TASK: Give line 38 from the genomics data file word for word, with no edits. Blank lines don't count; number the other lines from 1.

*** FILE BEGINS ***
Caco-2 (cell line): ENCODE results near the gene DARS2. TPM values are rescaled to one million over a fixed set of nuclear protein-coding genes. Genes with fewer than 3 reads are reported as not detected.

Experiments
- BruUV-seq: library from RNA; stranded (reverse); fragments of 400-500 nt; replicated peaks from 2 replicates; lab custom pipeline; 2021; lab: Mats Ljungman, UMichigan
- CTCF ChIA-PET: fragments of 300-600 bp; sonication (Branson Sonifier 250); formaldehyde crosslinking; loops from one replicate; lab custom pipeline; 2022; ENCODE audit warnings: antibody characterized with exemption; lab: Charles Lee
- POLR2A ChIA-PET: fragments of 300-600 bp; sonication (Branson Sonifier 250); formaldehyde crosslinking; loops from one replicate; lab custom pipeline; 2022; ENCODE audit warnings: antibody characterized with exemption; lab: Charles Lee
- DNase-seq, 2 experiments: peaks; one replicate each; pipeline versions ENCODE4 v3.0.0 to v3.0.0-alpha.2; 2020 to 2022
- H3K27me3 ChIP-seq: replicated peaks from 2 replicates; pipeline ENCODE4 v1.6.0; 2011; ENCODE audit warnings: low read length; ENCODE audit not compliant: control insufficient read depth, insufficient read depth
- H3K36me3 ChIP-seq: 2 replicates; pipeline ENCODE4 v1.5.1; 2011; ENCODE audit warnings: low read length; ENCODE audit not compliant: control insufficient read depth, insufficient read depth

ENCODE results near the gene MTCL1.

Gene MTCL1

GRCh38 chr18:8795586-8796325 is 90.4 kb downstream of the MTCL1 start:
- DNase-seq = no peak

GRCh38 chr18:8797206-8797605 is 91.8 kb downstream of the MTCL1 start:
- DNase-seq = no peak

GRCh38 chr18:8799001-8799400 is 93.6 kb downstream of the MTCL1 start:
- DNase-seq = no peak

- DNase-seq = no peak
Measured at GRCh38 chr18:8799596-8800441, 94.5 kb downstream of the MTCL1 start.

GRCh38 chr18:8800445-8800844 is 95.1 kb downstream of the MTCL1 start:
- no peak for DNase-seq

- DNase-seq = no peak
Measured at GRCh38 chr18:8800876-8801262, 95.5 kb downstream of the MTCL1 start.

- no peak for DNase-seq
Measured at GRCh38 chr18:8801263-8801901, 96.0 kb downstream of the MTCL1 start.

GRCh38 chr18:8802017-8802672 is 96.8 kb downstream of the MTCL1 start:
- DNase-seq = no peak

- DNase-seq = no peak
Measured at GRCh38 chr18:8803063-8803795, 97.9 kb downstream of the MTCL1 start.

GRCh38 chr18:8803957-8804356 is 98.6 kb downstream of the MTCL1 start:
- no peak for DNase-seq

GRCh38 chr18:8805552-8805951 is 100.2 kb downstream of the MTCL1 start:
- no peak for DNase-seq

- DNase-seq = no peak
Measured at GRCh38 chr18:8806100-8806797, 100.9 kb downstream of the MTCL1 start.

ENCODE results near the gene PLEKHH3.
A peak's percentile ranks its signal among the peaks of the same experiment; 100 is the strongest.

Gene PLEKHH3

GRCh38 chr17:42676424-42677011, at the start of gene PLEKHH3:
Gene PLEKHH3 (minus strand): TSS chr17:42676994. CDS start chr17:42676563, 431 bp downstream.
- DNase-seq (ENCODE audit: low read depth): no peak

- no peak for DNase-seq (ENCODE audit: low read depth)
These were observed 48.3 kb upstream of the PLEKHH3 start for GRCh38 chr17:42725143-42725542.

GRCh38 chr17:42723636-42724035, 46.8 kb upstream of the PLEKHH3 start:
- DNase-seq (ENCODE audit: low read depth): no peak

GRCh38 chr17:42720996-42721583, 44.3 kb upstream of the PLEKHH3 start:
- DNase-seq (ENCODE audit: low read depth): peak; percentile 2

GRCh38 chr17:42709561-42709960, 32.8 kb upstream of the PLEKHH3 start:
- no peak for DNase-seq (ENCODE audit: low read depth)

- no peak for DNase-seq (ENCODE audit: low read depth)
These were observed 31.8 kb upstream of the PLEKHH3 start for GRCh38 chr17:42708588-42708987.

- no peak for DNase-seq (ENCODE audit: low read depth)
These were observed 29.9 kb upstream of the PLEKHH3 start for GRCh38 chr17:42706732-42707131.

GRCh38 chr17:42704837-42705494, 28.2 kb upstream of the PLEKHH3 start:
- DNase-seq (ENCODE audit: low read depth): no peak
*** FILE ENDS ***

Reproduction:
GRCh38 chr17:42676424-42677011, at the start of gene PLEKHH3: